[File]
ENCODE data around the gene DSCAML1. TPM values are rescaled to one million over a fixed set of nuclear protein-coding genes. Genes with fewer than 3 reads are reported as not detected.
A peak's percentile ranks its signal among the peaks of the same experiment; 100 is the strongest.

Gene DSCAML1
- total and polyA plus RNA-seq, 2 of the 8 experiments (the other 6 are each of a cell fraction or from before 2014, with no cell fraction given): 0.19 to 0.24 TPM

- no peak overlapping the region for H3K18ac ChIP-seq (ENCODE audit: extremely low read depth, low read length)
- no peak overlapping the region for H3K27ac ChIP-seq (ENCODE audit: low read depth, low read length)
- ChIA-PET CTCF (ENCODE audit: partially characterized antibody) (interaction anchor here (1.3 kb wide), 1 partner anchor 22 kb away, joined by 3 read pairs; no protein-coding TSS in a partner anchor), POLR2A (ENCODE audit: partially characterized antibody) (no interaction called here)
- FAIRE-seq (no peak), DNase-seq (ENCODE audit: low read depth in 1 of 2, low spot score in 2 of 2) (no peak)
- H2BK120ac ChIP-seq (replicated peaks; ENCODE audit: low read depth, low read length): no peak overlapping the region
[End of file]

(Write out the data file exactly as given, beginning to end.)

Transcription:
ENCODE data around the gene DSCAML1. TPM values are rescaled to one million over a fixed set of nuclear protein-coding genes. Genes with fewer than 3 reads are reported as not detected.
A peak's percentile ranks its signal among the peaks of the same experiment; 100 is the strongest.

Gene DSCAML1
- total and polyA plus RNA-seq, 2 of the 8 experiments (the other 6 are each of a cell fraction or from before 2014, with no cell fraction given): 0.19 to 0.24 TPM

- no peak overlapping the region for H3K18ac ChIP-seq (ENCODE audit: extremely low read depth, low read length)
- no peak overlapping the region for H3K27ac ChIP-seq (ENCODE audit: low read depth, low read length)
- ChIA-PET CTCF (ENCODE audit: partially characterized antibody) (interaction anchor here (1.3 kb wide), 1 partner anchor 22 kb away, joined by 3 read pairs; no protein-coding TSS in a partner anchor), POLR2A (ENCODE audit: partially characterized antibody) (no interaction called here)
- FAIRE-seq (no peak), DNase-seq (ENCODE audit: low read depth in 1 of 2, low spot score in 2 of 2) (no peak)
- H2BK120ac ChIP-seq (replicated peaks; ENCODE audit: low read depth, low read length): no peak overlapping the region